While the research project will be designed by myself and approved by the health care administration and supervisory staff at my health care institution, the success of the project is dependent upon the participation of all members of staff. Therefore, after the initial establishment of the research protocol, the sponsor of the project will enact a forum for democratic leadership so that all team members can contribute their knowledge to the further development of the research intervention, which will contribute to an increased likelihood for success. It is necessary for all members of the team to collaborate, as the proposed interventions must be followed closely by all members of staff. Thus, while the sponsor of the project will make a majority of the decisions, the team will be allowed to decide how the intervention should be modified or improved upon throughout the duration of the project.

It is important that the sponsor of the project have skills and abilities that are similar to the other members of the team. However, this individual is responsible for the creation of the initial protocol and is therefore required to have conducted research regarding the topic so that all practices are evidence-based. In a sense, the sponsor can function as a transformational leader because he or she has the ability to develop the professional knowledge of the team by exposing them to critical thinking regarding the practice change. However, under the proposed model, it seems more likely that each member of the team will be responsible for their own personal development. Therefore, while the leader has some traits of a transformational leader, this project will benefit the most if democratic leadership is enacted.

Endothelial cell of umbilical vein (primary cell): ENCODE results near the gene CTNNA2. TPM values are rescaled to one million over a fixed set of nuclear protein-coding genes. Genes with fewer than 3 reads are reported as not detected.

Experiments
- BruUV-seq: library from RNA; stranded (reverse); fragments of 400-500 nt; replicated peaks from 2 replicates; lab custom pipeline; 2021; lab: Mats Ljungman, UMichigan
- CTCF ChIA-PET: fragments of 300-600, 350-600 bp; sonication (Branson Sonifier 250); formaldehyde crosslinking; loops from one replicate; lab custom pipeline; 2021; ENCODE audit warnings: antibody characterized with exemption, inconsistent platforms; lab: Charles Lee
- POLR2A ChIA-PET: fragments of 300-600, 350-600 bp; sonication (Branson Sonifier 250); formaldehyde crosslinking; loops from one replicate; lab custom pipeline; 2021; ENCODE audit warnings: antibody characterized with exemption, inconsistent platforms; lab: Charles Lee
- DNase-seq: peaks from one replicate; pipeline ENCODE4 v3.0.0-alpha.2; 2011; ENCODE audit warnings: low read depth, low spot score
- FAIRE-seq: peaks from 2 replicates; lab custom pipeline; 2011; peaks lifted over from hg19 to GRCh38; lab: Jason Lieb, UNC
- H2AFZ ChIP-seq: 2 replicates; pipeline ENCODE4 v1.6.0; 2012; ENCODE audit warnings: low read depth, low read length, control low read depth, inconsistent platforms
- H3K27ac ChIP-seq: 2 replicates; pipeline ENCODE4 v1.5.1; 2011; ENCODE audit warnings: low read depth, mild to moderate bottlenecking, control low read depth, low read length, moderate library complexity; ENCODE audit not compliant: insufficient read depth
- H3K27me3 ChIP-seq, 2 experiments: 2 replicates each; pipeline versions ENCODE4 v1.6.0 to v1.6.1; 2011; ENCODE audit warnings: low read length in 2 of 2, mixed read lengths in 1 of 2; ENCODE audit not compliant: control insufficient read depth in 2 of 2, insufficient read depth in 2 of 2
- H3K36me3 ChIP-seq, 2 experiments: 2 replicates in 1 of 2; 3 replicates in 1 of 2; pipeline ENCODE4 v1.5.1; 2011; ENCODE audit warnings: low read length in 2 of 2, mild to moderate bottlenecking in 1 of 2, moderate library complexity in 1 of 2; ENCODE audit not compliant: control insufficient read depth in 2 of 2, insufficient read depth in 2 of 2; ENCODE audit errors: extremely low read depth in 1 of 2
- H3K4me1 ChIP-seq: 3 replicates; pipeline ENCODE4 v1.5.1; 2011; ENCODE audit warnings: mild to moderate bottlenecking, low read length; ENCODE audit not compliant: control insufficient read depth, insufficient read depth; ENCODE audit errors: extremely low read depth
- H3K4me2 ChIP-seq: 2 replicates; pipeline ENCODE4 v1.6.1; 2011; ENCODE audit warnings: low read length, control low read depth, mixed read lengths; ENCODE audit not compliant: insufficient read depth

Members of staff will likely wish to participate in these workplace changes because they are all being held accountable for the success of the project. Since each member of the team will work with the sponsor during the pilot period, providing modifications to the protocol as necessary, they will feel that the actions that they are taking can directly contribute to both the success of the project and the improvement of the unit. Furthermore, these individuals are being provided with the opportunity to undergo professional development in a manner that will allow them to be more effective nurses. As a consequence, it is likely that they will continue to feel challenged in their position in a manner that keeps them interested in the day to day functions of their position.